Rooter, a plumbing service, occupies the space. There is also a
small park named after Cross, located at the same place one of the Indian
tribes made its camp. http://beavertonairporter.com/ +1 (503)
760 6565 PDX shuttle airport
In 1894, the Chautauqua movement
made its way to Gladstone. Judge Cross established a fifty-year lease of
Gladstone Park for this event after he was convinced by Oregon City
author Eva Emery Dye that doing so would be a
boon to the city and its people. Beginning on July 24–26, 1894, the newly
formed Willamette Valley Chautauqua Association held an annual summer assembly
that offered performances, lectures, and concerts. This event would
reoccur annually, until Gladstone’s Chautauqua Park grew to be the
third-largest permanent Chautauqua assembly park in the United States. http://beavertonairporter.com/ +1 (503)
760 6565 PDX shuttle airport
In 1896, William Jennings Bryan drew a crowd of 6,000 to
Gladstone’s then 78-acre Chautauqua park to hear him give his popular lecture,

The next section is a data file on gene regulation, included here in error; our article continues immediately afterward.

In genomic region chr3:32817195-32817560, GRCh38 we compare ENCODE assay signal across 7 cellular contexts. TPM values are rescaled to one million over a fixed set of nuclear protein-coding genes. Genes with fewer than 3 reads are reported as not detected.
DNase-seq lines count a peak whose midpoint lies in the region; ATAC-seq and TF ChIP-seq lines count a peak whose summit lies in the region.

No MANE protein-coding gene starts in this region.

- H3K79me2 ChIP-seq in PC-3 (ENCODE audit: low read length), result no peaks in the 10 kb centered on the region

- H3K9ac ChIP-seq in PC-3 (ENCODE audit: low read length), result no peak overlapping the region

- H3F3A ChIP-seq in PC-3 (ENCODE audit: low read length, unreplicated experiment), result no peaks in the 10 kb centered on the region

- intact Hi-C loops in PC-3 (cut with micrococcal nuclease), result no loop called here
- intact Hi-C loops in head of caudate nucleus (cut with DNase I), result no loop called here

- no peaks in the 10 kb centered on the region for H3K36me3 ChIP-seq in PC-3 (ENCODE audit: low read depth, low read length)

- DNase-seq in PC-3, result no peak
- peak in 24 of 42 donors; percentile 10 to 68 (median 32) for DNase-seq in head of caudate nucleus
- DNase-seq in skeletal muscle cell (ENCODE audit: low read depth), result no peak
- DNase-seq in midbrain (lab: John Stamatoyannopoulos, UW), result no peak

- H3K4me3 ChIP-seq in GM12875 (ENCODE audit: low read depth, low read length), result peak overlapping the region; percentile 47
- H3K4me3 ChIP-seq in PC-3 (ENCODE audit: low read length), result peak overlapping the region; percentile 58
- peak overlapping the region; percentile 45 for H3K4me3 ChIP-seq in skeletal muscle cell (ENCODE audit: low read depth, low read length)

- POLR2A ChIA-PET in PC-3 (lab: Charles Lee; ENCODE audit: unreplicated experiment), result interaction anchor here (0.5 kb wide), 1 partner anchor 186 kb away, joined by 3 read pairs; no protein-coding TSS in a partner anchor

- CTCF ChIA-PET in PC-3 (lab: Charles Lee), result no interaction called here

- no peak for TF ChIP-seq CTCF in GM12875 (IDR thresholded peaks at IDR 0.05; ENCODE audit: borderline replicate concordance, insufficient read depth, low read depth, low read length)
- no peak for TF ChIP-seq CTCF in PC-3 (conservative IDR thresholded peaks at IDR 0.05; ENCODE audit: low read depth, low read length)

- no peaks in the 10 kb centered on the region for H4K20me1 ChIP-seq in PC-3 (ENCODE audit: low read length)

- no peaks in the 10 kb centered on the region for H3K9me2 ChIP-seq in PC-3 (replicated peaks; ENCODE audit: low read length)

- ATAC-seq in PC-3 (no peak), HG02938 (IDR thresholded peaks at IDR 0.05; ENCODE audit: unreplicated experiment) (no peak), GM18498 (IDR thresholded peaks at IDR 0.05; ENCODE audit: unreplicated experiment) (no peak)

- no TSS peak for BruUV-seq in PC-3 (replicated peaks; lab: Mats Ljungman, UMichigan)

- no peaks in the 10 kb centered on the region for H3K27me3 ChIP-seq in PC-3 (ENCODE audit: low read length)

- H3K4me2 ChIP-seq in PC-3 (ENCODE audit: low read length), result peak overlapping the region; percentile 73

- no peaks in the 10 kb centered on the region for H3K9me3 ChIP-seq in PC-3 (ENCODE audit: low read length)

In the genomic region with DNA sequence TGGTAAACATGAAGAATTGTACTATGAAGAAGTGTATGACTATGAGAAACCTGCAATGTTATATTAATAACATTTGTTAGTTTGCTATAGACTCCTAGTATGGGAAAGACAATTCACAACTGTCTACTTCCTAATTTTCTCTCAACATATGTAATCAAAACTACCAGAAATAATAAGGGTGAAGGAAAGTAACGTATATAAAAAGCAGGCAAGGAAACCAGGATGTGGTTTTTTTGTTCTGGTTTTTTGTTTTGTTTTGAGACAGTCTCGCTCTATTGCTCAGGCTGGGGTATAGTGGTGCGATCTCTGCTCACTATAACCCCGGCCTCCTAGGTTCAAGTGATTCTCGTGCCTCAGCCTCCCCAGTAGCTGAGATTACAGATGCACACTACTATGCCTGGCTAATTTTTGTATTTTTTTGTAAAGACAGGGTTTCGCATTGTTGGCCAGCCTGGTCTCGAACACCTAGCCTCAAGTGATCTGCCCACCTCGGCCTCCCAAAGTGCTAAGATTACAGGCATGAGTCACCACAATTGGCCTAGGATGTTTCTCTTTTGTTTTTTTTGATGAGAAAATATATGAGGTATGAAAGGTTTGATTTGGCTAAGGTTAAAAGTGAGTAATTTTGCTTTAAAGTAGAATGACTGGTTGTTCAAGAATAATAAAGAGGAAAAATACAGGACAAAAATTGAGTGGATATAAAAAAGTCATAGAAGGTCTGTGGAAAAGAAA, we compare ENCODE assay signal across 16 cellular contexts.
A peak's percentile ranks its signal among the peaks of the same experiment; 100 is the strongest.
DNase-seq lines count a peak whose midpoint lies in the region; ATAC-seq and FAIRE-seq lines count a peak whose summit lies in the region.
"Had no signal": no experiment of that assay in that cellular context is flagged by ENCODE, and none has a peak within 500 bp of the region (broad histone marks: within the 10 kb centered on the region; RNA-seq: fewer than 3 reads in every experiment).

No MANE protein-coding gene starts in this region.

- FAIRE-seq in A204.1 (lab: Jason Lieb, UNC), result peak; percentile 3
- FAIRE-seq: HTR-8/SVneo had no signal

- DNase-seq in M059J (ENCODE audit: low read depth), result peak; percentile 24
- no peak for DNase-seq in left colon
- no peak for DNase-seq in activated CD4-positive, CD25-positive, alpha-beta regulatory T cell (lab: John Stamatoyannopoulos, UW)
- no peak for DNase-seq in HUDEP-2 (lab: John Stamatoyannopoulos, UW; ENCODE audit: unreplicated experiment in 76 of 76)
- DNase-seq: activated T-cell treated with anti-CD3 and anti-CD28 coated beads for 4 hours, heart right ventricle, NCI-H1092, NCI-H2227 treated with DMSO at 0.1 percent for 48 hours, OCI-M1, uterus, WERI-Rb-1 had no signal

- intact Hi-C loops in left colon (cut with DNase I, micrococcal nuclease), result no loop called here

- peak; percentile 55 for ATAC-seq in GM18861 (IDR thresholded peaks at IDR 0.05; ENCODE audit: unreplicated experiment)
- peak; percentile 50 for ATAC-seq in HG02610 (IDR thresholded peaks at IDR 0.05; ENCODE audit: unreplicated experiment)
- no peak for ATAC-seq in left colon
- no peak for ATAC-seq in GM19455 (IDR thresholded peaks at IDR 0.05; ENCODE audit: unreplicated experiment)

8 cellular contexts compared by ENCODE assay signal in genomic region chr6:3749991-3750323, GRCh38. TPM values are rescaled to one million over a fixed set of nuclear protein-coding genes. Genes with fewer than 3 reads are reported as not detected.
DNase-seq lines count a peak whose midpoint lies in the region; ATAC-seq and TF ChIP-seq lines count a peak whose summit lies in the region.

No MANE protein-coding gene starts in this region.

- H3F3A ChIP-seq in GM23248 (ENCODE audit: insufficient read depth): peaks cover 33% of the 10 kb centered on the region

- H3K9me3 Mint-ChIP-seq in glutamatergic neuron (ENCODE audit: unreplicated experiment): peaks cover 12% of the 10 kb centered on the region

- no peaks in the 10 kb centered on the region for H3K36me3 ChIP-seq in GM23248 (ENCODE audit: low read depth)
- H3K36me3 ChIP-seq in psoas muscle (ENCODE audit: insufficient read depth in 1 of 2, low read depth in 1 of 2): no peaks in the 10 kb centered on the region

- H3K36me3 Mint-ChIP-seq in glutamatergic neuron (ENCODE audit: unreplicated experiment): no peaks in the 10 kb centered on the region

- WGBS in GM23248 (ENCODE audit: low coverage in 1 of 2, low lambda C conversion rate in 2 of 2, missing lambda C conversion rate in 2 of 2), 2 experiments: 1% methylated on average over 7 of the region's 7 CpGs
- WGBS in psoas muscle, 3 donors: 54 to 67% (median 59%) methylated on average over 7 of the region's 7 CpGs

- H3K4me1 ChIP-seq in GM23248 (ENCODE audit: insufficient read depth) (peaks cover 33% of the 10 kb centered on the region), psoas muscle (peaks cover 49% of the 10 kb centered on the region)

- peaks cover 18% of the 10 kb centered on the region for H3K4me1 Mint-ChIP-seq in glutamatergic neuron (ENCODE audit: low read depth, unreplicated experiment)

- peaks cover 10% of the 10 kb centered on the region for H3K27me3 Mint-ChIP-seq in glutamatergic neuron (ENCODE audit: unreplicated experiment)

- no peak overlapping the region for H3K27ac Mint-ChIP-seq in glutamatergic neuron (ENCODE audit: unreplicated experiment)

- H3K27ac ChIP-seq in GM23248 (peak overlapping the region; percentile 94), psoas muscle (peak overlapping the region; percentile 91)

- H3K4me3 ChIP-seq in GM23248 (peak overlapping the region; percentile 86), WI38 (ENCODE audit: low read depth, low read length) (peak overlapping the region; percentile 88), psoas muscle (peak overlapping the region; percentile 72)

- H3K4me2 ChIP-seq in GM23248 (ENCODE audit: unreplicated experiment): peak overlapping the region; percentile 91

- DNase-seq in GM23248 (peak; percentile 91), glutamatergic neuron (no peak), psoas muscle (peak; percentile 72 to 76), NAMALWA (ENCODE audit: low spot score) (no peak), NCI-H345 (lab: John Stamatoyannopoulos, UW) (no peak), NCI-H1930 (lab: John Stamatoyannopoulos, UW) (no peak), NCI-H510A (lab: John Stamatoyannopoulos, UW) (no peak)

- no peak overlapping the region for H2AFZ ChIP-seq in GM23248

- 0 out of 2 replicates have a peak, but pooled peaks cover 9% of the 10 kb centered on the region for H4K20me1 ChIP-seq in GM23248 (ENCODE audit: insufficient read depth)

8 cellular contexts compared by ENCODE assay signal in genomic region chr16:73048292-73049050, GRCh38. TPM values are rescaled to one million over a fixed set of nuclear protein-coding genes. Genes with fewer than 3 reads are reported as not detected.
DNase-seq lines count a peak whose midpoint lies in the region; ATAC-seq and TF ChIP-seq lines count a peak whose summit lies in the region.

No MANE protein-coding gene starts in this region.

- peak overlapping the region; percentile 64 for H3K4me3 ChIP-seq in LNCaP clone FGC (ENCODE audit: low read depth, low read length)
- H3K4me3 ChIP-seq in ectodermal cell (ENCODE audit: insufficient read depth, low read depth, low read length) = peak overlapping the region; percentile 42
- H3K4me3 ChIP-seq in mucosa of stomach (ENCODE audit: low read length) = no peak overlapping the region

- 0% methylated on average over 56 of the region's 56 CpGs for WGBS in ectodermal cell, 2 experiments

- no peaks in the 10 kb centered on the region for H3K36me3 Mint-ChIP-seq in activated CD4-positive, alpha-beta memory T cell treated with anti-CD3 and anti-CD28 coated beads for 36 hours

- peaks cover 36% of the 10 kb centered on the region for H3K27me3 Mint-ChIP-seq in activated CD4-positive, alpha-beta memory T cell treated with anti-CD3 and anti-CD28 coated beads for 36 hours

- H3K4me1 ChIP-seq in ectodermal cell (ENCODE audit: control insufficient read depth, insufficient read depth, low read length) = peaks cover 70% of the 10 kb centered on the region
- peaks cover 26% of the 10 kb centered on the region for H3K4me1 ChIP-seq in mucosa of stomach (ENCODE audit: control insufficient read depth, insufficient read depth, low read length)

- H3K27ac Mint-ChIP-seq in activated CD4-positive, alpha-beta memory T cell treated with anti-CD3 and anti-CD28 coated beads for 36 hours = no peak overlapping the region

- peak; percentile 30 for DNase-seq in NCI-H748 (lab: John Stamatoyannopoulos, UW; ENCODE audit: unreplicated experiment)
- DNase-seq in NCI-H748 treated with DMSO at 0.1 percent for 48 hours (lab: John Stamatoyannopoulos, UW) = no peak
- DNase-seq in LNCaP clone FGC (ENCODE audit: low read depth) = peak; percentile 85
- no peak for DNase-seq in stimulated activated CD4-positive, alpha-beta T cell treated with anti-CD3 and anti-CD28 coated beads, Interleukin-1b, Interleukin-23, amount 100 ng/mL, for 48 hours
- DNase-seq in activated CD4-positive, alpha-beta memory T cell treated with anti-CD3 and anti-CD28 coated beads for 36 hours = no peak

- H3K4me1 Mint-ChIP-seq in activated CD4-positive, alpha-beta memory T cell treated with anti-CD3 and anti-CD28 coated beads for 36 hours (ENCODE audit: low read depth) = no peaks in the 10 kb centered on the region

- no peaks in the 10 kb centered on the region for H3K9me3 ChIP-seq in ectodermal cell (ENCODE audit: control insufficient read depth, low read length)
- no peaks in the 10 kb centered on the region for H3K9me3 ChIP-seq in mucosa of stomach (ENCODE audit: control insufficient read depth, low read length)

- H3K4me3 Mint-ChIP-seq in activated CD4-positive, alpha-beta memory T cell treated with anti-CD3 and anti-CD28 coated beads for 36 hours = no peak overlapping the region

“The Prince of Peace”, which stressed that Christian theology,
through both individual and group morality, was a solid foundation for peace
With the advent of radio, improved transportation and the
appearance of traveling vaudeville acts
in Portland, attendance at the Chautauqua began to dwindle. In 1927, the
Willamette Valley Chautauqua Association went bankrupt. Judge Cross died on
August 7, 1927, and shortly thereafter, Gladstone Park, including its buildings
and Chautauqua Lake, were sold to the Western Oregon Conference of Seventh-day
Some polling data suggests that Gladstone citizens are satisfied
with city services they receive and a large majority consider Gladstone a
particularly “good/excellent” place to live. Perhaps reflecting
this support, the police, fire, and medical services levy renewal measures were
overwhelmingly approved by voters in November 2012.
Gladstone is served by the Gladstone School District, which
includes John Wetten Elementary School, Kraxberger Middle School, and Gladstone High School. In
2006, a bond was passed to allow approximately $40 million worth of construction on
the three schools. The majority (approx. 26 million) of the money was
applied towards a remodel of the high school. The district later
refinanced the bond, saving taxpayers over 5 percent on its total ($805,040),